How to Prepare for Kitchen Renovation How to Prepare for Kitchen Renovation

Kitchen renovations reap the greatest financial rewards in a selling situation.  If you are reading this article then chances are you have already done your homework, have a vague idea as to what style the new kitchen will be, what the budget is and you’ve investigated how to choose your contractor.  What you haven’t considered is Murphy’s Law: Anything that can go wrong will.  After we look at what can go wrong, let’s look at the inconvenience of not having a kitchen for 2-3 weeks and the mess that construction incurs.  Please, don’t let me discourage you.  I point this out for your benefit!  If you know what you are facing in advance you can be better prepared to overcome the obstacles.

DO

  • Before you sign for purchases, read the contents of each contract. 
  • Make sure all colors, measurements and style names are absolutely correct. 
    Keep signed receipts in one folder labeled “kitchen” and sleep with this under your pillow (I am not kidding!). 
  • When the cabinets arrive in the wrong color or size and the appliances arrive scratched and/or dented you will have ammunition to fight.  You can say “No, this is not what we ordered, take it back.” 
  • You must remain in control of the situation.
  • Invariably some measurement will have been wrong or your flooring will have been discontinued.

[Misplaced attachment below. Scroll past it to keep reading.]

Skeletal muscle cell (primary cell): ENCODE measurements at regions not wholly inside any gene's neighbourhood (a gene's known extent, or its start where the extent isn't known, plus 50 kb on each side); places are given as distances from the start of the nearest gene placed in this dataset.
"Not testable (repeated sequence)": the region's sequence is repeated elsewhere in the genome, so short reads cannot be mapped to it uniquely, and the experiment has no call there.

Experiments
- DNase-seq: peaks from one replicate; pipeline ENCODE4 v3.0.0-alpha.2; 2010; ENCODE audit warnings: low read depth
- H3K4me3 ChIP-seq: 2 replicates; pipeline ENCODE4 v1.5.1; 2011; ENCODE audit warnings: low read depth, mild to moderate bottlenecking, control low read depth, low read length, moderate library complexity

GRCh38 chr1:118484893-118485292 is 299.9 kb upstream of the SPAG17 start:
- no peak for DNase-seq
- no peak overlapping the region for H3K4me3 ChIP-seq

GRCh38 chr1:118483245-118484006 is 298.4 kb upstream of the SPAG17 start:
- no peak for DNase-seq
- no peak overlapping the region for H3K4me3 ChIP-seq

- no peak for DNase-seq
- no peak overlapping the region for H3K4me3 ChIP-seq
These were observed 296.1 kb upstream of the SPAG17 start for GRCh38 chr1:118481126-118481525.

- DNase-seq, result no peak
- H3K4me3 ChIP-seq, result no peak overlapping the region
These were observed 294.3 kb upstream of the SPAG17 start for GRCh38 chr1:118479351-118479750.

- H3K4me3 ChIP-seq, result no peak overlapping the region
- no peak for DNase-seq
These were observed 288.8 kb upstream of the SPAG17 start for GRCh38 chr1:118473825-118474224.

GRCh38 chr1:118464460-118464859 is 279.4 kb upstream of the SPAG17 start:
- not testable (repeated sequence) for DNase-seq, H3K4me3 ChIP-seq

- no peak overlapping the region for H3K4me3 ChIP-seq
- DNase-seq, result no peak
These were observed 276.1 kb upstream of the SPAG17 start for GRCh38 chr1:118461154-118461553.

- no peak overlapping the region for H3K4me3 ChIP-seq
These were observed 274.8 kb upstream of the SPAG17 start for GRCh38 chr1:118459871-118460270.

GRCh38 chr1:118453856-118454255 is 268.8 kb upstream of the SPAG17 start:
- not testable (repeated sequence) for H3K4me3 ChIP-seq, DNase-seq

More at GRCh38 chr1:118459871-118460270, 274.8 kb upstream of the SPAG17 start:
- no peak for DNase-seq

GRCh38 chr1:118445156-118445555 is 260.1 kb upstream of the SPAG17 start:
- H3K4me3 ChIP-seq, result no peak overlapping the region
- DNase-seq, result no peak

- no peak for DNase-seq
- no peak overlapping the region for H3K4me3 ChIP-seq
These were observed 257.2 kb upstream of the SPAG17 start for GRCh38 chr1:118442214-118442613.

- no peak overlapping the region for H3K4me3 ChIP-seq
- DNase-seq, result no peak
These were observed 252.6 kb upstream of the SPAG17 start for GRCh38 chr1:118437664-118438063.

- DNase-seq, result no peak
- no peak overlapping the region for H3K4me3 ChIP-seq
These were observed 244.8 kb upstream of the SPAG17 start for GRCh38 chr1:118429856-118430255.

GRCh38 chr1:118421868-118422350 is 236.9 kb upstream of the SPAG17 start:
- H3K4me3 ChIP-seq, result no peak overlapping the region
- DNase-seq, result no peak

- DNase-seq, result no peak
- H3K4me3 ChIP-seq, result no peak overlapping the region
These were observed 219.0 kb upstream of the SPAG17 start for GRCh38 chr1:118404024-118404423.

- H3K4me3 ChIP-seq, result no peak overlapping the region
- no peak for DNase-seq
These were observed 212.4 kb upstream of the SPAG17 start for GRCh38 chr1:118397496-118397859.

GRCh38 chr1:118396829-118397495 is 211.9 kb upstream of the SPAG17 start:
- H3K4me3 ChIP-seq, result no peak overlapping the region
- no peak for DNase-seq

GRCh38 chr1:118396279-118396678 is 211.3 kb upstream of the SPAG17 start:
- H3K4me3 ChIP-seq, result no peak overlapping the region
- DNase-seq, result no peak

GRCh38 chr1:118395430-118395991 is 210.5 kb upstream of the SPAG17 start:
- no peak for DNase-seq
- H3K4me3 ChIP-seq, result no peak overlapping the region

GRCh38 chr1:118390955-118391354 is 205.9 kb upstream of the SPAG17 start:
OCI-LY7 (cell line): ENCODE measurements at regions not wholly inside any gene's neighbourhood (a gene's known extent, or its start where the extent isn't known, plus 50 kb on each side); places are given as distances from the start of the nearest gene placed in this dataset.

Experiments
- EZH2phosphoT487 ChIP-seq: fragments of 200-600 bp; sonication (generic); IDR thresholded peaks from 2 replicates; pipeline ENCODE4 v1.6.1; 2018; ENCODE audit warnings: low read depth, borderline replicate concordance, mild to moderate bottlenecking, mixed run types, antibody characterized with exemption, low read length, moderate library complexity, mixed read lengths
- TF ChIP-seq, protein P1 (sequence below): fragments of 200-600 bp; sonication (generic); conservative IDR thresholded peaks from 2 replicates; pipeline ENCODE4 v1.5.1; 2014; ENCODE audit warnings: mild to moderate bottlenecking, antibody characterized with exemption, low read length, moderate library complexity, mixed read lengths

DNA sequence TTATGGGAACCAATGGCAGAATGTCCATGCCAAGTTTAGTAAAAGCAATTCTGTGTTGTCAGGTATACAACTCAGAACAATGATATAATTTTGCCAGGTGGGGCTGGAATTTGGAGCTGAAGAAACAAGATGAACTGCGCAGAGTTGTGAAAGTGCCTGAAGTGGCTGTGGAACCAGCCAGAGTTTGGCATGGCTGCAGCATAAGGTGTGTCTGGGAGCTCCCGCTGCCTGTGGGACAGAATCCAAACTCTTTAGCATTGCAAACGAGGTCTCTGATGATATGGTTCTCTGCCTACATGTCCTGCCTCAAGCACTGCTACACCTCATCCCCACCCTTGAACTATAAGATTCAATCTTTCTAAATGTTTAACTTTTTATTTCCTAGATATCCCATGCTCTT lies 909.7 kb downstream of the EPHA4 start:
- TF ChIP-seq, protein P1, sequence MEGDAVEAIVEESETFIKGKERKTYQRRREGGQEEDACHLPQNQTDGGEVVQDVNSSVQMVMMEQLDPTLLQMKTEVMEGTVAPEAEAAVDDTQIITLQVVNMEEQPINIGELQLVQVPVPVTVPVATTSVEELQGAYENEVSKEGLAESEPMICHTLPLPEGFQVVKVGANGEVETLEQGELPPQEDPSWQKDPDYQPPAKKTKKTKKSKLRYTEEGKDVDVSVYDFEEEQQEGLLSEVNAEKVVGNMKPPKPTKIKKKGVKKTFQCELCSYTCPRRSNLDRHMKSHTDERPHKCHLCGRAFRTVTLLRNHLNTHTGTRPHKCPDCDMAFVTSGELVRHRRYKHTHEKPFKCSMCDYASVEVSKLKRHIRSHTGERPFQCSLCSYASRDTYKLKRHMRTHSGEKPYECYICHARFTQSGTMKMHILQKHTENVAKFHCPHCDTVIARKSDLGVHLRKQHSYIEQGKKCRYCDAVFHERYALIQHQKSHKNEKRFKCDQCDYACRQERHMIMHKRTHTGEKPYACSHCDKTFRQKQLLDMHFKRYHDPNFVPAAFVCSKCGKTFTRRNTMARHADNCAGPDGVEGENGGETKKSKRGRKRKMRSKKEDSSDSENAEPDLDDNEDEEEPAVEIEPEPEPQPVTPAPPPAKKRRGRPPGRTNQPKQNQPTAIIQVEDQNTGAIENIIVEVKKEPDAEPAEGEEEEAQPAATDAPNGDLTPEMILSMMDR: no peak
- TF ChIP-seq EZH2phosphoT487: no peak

Don't
  • Don’t start demolition until everything has arrived and you have checked each
  • item with a fine tooth comb. 
  • Don’t pay in full up front. 
  • Pay in installments.  This helps you to maintain the upper hand.  As you have
  • planned every detail of demolition and construction, plan for the in-between.
Set up an area in your home as a make-shift kitchen.  Purchase or rent a small size refrigerator-freezer. This will hold milk, pre-made meals, cold cuts, etc.  Set up a microwave, toaster-oven and coffee pot.  Purchase paper/plastic utensils, plates, napkins, cups.  Fast food becomes boring and packs on pounds quickly; not to mention the expense involved.

Place your valuables in a safe place or a lock box. With different contractors, service people and construction workers coming in and out of your home it is better to be safe than sorry.  Why tempt fate?

If possible you may want to hire a cleaning service on completion of the project.  This will ensure that all dust particles have been eliminated.  If you prefer to clean yourself, expect that every item in your home will be covered in what is known as “sheetrock dust” from the never-ending sanding and sawing which took place.

On completion of your new kitchen, the rewards will have far out-weighed the inconveniences and the memories of horrific moments will not only be laughable but will last forever.

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